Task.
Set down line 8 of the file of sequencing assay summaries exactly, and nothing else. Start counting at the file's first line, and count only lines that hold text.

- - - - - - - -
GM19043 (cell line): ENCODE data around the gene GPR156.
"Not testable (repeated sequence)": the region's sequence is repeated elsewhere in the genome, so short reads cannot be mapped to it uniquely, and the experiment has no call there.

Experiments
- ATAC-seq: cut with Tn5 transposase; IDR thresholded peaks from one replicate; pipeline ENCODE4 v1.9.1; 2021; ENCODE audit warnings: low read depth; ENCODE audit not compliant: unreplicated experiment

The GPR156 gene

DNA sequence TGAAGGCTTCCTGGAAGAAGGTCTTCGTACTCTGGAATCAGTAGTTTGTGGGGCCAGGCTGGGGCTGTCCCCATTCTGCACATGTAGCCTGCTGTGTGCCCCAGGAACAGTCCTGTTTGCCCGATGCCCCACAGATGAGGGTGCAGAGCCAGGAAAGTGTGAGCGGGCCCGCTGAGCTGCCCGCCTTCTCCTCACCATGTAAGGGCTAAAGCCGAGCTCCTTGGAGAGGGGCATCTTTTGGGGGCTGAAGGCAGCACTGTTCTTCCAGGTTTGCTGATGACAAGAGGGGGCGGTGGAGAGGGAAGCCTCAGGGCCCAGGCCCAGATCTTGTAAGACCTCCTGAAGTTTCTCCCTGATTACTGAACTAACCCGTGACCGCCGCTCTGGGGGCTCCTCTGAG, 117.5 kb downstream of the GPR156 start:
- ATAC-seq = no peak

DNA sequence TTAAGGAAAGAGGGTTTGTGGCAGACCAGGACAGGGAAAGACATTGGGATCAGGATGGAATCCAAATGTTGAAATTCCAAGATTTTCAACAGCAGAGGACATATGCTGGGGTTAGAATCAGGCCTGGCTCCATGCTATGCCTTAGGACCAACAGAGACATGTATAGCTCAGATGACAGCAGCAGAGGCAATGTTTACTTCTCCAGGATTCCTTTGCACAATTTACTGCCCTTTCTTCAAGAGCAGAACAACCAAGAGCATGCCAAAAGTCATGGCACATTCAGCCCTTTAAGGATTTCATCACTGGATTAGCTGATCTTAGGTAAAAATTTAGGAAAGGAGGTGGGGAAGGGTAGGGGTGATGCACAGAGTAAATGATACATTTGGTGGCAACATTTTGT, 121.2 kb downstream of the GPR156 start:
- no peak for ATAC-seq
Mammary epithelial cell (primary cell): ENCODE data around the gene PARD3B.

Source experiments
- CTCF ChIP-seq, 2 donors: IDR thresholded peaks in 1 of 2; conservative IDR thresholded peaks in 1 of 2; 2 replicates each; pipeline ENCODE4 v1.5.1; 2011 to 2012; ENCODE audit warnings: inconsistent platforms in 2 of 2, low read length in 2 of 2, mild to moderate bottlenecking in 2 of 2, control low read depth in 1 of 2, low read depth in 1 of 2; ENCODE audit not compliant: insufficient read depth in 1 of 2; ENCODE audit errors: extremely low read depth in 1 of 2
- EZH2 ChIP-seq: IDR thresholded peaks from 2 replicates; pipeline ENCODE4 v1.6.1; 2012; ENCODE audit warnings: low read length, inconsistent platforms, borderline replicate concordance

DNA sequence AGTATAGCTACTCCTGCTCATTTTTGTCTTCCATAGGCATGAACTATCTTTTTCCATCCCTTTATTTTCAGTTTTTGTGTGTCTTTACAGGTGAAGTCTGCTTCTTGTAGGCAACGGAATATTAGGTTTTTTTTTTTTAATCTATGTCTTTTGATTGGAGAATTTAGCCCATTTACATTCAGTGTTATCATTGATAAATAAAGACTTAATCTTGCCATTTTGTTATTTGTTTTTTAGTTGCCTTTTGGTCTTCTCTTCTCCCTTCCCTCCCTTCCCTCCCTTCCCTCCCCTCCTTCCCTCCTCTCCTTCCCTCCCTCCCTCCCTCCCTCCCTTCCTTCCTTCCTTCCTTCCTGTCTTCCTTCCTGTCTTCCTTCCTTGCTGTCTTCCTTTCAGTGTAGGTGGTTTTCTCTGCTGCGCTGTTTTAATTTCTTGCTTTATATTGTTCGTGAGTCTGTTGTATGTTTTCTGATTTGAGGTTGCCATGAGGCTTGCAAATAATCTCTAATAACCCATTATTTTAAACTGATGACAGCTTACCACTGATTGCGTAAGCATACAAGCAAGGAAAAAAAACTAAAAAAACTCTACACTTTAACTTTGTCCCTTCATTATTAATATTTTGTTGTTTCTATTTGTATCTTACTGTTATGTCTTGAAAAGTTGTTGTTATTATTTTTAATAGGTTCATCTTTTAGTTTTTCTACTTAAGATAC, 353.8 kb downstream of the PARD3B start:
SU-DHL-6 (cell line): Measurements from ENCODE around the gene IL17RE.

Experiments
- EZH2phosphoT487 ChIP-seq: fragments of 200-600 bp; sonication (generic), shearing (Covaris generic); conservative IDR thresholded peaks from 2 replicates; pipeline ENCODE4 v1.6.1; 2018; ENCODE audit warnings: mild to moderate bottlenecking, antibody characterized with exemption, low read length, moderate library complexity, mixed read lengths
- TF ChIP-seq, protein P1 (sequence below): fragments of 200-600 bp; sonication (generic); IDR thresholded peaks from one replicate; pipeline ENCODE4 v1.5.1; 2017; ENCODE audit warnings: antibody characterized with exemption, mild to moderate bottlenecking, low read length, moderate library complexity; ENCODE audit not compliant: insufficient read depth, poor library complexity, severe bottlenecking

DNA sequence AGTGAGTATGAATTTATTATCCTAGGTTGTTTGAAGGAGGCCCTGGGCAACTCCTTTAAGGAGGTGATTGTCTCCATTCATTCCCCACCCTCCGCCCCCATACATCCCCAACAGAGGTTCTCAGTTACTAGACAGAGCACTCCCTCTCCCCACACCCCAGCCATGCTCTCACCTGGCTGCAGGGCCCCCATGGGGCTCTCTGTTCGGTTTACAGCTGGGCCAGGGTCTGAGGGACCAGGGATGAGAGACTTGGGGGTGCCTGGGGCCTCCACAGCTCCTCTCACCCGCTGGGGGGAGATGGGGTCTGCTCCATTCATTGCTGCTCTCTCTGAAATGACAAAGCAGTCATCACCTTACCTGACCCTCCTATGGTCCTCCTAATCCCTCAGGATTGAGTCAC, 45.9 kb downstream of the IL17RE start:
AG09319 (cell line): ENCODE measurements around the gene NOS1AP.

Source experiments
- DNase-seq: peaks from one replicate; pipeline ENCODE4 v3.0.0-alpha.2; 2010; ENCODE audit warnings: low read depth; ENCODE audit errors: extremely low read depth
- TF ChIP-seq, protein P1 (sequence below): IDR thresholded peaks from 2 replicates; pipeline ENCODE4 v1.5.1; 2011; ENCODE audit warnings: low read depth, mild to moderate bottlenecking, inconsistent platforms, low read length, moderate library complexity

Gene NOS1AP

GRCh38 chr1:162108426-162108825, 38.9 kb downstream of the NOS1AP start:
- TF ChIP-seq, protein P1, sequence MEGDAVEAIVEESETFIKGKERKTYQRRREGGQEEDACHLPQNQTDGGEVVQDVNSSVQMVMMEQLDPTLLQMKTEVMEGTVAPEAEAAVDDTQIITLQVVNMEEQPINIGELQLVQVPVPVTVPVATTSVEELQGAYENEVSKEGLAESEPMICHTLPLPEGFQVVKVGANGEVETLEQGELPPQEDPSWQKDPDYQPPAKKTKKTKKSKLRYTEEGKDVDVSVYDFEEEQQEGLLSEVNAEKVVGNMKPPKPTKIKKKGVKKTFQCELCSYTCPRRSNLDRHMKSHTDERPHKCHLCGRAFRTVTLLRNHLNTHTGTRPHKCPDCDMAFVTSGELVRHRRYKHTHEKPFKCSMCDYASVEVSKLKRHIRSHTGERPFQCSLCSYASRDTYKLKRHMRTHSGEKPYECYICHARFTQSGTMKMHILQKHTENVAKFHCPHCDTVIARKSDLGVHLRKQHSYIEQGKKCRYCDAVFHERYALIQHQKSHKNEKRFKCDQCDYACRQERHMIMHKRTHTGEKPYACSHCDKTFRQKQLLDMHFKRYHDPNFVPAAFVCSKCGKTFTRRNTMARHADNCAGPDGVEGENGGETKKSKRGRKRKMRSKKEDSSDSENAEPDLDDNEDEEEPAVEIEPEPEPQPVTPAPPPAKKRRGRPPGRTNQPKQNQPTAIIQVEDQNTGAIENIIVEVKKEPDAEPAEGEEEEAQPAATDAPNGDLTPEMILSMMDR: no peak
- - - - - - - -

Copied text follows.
DNA sequence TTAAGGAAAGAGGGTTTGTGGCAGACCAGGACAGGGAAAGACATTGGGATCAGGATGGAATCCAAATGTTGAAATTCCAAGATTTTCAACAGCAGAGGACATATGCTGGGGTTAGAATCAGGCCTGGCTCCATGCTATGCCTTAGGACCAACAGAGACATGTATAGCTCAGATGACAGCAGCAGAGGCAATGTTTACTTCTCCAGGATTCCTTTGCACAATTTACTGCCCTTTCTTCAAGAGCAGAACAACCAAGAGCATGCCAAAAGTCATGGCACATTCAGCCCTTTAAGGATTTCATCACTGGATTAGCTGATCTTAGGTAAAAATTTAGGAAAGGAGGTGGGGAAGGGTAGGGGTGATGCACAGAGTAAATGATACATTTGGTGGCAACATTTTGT, 121.2 kb downstream of the GPR156 start: